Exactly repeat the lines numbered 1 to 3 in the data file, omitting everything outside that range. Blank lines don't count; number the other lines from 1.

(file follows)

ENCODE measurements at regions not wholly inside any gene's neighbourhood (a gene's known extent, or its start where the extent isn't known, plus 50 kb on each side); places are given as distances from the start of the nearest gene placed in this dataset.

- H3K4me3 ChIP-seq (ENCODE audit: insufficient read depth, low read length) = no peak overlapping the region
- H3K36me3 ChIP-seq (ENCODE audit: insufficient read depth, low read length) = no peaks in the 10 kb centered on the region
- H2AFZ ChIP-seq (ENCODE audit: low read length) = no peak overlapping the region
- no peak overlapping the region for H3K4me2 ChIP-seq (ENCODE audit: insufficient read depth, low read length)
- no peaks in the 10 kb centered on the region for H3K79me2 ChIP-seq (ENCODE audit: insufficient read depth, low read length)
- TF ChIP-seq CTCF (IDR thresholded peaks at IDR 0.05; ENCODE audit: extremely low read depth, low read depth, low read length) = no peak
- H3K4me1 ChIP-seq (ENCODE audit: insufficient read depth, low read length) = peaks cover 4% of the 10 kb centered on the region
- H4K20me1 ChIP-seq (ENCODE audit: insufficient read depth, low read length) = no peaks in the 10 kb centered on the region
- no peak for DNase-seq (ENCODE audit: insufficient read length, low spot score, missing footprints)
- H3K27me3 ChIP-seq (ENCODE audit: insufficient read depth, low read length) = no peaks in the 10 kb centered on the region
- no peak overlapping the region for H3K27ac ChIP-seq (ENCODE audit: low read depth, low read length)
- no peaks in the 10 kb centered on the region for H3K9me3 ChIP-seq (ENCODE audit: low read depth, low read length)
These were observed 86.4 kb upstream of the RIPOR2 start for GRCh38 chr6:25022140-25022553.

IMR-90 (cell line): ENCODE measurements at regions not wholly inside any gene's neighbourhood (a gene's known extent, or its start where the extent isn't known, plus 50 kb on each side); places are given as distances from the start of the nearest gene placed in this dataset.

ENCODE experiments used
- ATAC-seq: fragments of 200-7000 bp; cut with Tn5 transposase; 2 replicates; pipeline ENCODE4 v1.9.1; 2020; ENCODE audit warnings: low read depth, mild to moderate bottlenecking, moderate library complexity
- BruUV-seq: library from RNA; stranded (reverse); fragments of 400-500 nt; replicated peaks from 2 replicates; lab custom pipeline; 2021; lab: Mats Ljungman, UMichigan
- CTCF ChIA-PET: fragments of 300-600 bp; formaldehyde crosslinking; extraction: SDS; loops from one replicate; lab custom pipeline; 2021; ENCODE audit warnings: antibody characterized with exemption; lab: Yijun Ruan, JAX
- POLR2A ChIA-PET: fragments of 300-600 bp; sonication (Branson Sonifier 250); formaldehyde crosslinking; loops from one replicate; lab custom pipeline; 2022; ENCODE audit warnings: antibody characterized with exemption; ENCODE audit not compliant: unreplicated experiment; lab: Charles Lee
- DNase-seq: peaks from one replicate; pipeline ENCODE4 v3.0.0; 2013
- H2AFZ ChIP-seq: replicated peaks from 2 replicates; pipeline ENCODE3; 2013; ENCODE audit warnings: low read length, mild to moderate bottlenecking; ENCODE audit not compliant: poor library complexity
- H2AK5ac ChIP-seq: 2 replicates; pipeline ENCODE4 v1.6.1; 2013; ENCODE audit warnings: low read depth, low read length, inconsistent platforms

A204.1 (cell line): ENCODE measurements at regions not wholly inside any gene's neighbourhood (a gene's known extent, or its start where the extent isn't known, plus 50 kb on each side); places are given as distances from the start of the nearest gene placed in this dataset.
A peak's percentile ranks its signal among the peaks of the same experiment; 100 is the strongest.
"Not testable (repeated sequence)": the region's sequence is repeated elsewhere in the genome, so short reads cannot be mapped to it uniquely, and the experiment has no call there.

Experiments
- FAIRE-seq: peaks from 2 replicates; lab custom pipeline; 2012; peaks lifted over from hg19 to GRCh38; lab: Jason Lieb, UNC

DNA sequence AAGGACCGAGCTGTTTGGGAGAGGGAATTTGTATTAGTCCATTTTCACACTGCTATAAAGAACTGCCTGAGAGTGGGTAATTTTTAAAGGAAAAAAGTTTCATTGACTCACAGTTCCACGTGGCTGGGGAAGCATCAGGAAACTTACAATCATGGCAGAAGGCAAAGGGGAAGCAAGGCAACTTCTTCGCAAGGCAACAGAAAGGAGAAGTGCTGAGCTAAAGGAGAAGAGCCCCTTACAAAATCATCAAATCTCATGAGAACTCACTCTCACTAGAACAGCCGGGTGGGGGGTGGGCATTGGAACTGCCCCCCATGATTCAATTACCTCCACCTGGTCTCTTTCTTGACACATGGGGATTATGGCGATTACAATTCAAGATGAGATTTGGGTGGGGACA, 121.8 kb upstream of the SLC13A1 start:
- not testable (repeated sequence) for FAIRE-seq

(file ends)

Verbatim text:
ENCODE measurements at regions not wholly inside any gene's neighbourhood (a gene's known extent, or its start where the extent isn't known, plus 50 kb on each side); places are given as distances from the start of the nearest gene placed in this dataset.

- H3K4me3 ChIP-seq (ENCODE audit: insufficient read depth, low read length) = no peak overlapping the region
- H3K36me3 ChIP-seq (ENCODE audit: insufficient read depth, low read length) = no peaks in the 10 kb centered on the region